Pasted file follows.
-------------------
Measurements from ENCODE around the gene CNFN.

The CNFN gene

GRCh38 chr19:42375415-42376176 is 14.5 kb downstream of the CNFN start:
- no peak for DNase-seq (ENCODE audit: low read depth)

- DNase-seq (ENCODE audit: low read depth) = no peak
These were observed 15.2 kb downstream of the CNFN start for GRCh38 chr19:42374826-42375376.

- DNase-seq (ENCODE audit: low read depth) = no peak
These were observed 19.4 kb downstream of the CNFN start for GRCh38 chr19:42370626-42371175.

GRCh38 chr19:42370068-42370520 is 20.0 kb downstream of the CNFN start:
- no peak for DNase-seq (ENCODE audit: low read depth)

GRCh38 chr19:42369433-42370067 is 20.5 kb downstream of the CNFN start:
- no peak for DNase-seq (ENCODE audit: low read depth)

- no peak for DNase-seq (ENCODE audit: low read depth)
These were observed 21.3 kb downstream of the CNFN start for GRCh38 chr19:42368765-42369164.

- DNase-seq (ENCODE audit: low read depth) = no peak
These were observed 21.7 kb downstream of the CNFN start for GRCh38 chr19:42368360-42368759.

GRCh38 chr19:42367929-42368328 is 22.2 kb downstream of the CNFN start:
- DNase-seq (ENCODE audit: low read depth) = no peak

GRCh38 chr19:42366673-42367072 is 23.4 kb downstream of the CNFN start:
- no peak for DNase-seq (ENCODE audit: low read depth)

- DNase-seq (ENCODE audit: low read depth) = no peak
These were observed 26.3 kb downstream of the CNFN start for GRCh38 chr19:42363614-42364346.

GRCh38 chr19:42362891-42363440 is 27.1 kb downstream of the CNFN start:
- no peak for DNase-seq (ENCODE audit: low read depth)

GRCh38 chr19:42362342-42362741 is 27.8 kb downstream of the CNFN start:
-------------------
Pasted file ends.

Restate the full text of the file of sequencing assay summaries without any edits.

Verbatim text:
Measurements from ENCODE around the gene CNFN.

The CNFN gene

GRCh38 chr19:42375415-42376176 is 14.5 kb downstream of the CNFN start:
- no peak for DNase-seq (ENCODE audit: low read depth)

- DNase-seq (ENCODE audit: low read depth) = no peak
These were observed 15.2 kb downstream of the CNFN start for GRCh38 chr19:42374826-42375376.

- DNase-seq (ENCODE audit: low read depth) = no peak
These were observed 19.4 kb downstream of the CNFN start for GRCh38 chr19:42370626-42371175.

GRCh38 chr19:42370068-42370520 is 20.0 kb downstream of the CNFN start:
- no peak for DNase-seq (ENCODE audit: low read depth)

GRCh38 chr19:42369433-42370067 is 20.5 kb downstream of the CNFN start:
- no peak for DNase-seq (ENCODE audit: low read depth)

- no peak for DNase-seq (ENCODE audit: low read depth)
These were observed 21.3 kb downstream of the CNFN start for GRCh38 chr19:42368765-42369164.

- DNase-seq (ENCODE audit: low read depth) = no peak
These were observed 21.7 kb downstream of the CNFN start for GRCh38 chr19:42368360-42368759.

GRCh38 chr19:42367929-42368328 is 22.2 kb downstream of the CNFN start:
- DNase-seq (ENCODE audit: low read depth) = no peak

GRCh38 chr19:42366673-42367072 is 23.4 kb downstream of the CNFN start:
- no peak for DNase-seq (ENCODE audit: low read depth)

- DNase-seq (ENCODE audit: low read depth) = no peak
These were observed 26.3 kb downstream of the CNFN start for GRCh38 chr19:42363614-42364346.

GRCh38 chr19:42362891-42363440 is 27.1 kb downstream of the CNFN start:
- no peak for DNase-seq (ENCODE audit: low read depth)

GRCh38 chr19:42362342-42362741 is 27.8 kb downstream of the CNFN start: